MEMORANDUM OF INTERVIEW.
Date 12th April, 1938
Time 11 a.m
Present Dr. Julius DEUTSCH Mr. GESSNER Sir Walter CITRINE Mr. H.H. ELVIN Mr. W.J. BOLTON Mr.J.S. MIDDLETON Mr. W. GILLIES.
STRICTLY PRIVATE & CONFIDENTIAL.
Dr. Julius DEUTSCH, former Austrian Social Democratic leader, who is serving with the Republican forces in Spain, attended at the offices. He was accompanied by Mr. R. GESSNER, an Austrian living in this country.
Dr. DEUTSCH came, he said, to find what help could be given to the Spanish Government from the British Trade Union and Labour Movement. The morale of the people of Spain was good, but first of all he asked that some manifestoes, similar to that issued by the A.E.U., should be published, so as to enhearten the people in their struggle in Spain. He said that the position was very serious, and it seemed clear that, unless aeroplanes, guns, and munitions could be got into Spain for the Government, the extra help that was coming from Germany and Italy would overwhelm the Republican forces. He therefore asked, first, what chance was there for getting the British Government to raise the embargo?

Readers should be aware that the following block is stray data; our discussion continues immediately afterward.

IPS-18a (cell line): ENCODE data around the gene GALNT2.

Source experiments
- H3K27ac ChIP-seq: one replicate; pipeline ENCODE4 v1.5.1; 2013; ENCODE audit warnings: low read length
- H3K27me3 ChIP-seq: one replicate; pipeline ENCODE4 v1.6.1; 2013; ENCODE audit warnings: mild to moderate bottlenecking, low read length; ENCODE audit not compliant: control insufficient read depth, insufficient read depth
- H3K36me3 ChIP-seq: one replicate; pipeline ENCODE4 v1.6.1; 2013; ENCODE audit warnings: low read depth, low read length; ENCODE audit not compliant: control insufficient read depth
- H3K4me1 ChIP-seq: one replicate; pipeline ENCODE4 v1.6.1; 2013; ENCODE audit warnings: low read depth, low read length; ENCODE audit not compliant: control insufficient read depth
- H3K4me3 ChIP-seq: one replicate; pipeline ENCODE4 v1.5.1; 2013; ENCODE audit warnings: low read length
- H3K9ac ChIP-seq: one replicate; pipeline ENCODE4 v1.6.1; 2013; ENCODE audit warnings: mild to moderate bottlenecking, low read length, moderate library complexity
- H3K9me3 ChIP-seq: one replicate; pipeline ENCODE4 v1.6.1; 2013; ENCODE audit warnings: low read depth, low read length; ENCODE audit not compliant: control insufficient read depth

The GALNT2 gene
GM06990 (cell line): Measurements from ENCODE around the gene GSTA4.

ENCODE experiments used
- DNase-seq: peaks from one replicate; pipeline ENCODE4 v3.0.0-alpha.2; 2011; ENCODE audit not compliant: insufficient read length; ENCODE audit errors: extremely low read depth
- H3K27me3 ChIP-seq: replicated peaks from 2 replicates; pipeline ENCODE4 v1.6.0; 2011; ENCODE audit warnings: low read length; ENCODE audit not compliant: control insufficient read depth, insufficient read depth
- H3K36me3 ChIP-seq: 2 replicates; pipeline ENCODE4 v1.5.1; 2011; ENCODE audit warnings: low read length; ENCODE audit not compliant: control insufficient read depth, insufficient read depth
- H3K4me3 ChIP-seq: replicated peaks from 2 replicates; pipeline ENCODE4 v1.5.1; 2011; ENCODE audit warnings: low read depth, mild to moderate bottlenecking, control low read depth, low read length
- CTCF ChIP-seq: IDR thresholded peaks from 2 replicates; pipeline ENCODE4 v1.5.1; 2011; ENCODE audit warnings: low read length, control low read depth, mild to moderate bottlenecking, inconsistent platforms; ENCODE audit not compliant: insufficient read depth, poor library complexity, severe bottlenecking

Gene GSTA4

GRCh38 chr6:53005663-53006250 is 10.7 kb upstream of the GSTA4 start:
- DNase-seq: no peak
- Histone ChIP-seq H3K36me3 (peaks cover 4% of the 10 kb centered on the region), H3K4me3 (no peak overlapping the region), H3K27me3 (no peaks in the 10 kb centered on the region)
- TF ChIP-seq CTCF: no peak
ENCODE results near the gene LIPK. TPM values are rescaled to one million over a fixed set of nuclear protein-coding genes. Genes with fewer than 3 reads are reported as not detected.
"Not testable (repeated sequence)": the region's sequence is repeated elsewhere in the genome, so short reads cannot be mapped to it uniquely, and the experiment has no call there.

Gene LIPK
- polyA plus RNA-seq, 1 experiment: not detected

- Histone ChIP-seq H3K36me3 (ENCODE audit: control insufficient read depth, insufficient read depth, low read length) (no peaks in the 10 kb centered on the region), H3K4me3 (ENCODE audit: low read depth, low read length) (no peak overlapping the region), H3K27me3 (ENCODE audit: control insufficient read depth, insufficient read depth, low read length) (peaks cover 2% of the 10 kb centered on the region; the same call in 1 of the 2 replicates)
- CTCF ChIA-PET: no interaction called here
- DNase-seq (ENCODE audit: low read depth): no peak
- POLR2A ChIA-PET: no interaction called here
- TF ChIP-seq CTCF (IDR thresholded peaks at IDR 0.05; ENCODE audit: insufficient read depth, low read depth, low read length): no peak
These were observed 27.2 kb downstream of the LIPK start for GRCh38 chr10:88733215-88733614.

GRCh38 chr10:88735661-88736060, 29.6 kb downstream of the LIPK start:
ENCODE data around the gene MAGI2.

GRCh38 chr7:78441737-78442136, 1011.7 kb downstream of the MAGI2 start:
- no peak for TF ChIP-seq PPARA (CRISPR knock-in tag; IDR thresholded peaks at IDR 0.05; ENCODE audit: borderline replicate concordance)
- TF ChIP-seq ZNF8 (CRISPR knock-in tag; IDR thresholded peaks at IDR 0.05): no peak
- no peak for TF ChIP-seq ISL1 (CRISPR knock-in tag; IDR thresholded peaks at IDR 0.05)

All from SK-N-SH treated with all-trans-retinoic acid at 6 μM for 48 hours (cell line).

Sir Walter CITRINE indicate that the British Trade Union and Labour Movement had been doing, and were doing, everything possible to get the embargo raised. Demonstrations, conferences, interviews, Motions and Questions in Parliament all had been tried. He referred especially to the Sunday demonstration held in Hyde Park, and the interview that was secured between members of the General Council and Lord Halifax, the previously Wednesday afternoon. The Government were resolute in their attitude, and told them what they were constantly saying in the House of Commons and in the country, that, if they raised the embargo, it must ultimately lead to war. Up to the present time, they had convinced, undoubtedly, the majority of the British people that the danger of war was real in these circumstances, and consequently they feel quite sure of their position as a Government.
Dr. DEUTSCH said that the people in Spain had the idea that, if the workers in their Trade Unions were to organise strikes, that would bring down the Government.
Sir Walter CITRINE informed Dr. Deutsch of the law of 1927, and the possible consequences which would prevent the struggle, even could they organise the strikes mentioned, from being successful. It must be remembered that, not only would they have the legal power against them, but also very many of the people. It had to be confessed that not all the people in this country saw the evil consequences of Franco establishing a military regime, and a system of Government that favoured Germany and Italy.